The Court granted the government's motion, revoked the Defendant's bail and immediately remanded him to the custody of the U.S. Marshals.

On September 19, 2012, the Informant contacted the case agent and stated he continued to experience hostility from associates of [Katsman], due to the revelation of his cooperation with the government.

On September 25, 2012, the government moved this Court for a pre-sentence ruling that due to misconduct by [Katsman], the government is no longer precluded from arguing that [he] should receive a particular sentence within, or above, the Sentencing Guidelines range.

U.S. v. Katsman, supra.

The government’s motion relied, in part, on certain language in Katsman’s plea agreement. U.S. v. Katsman, supra.  Paragraph 14 of the agreement stated that

`If information relevant to sentencing, as determined by the Office, becomes known to the Office after the date of this agreement, the Office will not be bound by paragraphs 14(b) and 14(c). Should it be judged by the Office that the defendant has violated any provision of this agreement, the defendant will not be released from his plea of guilty but this Office will be released from its obligations under this agreement.'

U.S. v. Katsman, supra. 

Katsman objected to the government’s motion on two grounds:

First he claims the creation of the Facebook page did not constitute a crime. . . . Second, he asserts that the Informant was not intimidated by the creation of the Facebook page and expressed a desire to so testify on [his, Katsman’s] behalf. 

U.S. v. Katsman, supra.

In ruling on the government’s motion, and on Katsman’s objection to the motion, Judge Johnson first considered whether the government should be released from its obligations under the plea agreement under the first condition noted above, i.e., that it had received information relevant to Katsman’s sentencing after the agreement was executed.  U.S. v. Katsman, supra.  He explained that

[w]hether or not [Katsman’s] misconduct constitutes a criminal act is irrelevant to a determination that the government should be released from ¶¶ 14(b) and (c) of its plea agreement with [Katsman]. [Katsman’s] argument that the CW was not intimidated by [his] acts of misconduct is similarly unavailing.

Rather, the plain language of the plea agreement clearly stipulate that the government may be released from its commitments under ¶¶ 14(b) and 14(c) of a plea agreement if any `information relevant to sentencing, as determined by the Office becomes known to the office after the date of [the] agreement.’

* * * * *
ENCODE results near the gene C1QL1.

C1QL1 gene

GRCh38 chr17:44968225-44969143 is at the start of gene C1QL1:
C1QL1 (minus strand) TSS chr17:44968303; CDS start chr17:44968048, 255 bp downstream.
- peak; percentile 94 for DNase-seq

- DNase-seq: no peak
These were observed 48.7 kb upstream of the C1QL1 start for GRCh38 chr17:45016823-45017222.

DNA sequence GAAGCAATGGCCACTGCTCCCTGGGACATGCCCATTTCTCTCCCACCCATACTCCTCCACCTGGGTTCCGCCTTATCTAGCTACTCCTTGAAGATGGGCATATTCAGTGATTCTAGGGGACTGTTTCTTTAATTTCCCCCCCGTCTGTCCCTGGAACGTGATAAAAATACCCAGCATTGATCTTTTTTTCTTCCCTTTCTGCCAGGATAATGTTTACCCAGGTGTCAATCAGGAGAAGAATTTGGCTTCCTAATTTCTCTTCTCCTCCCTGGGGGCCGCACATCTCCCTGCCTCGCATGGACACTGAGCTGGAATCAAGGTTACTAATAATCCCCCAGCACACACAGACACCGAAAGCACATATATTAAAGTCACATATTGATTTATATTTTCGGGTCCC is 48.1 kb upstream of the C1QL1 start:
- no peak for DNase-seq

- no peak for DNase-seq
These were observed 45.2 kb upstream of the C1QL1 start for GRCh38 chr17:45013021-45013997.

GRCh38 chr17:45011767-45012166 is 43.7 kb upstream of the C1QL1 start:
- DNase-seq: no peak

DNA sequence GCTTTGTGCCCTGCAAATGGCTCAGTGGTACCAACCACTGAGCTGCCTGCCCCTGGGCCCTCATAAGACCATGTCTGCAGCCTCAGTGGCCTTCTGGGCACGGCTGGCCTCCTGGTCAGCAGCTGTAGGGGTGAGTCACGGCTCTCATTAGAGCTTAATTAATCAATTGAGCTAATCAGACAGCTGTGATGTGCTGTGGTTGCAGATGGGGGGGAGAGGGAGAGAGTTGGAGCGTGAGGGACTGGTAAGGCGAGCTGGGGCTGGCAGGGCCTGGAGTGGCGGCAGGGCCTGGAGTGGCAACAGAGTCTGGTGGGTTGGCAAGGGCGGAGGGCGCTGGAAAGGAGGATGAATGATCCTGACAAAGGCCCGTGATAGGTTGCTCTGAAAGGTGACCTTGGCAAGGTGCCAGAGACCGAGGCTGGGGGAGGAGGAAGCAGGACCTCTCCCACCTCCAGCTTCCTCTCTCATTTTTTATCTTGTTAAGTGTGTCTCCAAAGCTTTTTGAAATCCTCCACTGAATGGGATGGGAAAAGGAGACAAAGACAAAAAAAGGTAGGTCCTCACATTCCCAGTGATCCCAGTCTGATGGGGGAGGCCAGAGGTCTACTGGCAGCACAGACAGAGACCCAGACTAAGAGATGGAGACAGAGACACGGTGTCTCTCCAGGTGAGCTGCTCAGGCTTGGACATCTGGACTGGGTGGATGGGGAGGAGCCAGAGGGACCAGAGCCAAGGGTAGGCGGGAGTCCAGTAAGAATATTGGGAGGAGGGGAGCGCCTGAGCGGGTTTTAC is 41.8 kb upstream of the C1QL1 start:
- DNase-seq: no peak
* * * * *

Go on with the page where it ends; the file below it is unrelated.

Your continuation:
The Second Circuit has explained that the government must have the discretion to recommend more severe sentences when `the change of position is based on its subsequent acquisition of aggravating information.’ U.S. v. Habbas, 527 F.3d 266 (U.S. Court of Appeals for the 2d Circuit 2008) [(emphasis in original).]

[Katsman’s] creation of a false Facebook page in order to harass and intimidate the Informant is a material new fact bearing upon [his]  character and therefore relevant to sentencing, which justifies freeing the government from its commitment to not recommend a particular sentence within or above the Guidelines range. . . .

[Katsman’s] objections to the government's motion cannot, therefore, withstand scrutiny. As [he] has now breached his contract with the government, the government must be released from its obligations thereto.

U.S. v. Katsman, supra.

Judge Johnson then addressed Katsman’s other argument, i.e., that the information was not actually intimidated by the face Facebook page.  U.S. v. Katsman, supra.

Whether or not the Informant was, in fact, intimidated by [Katsman’s] conduct has no bearing upon the impact of [his] conduct upon his plea agreement with the government. [Katsman] was in privity with the government, not with the Informant; accordingly, any emotional impact by [his]breach of his agreement with the government is irrelevant.

U.S. v. Katsman, supra.

He therefore held that Katsman’s

willful, harassing and intimidating misconduct is information relevant to sentencing. Accordingly, the government's motion is GRANTED. The government is released from its commitments under ¶¶ 14(b) and 14(c) of the plea agreement, and may now recommend a specific sentence within the Guidelines range, or above that range.

U.S. v. Katsman, supra.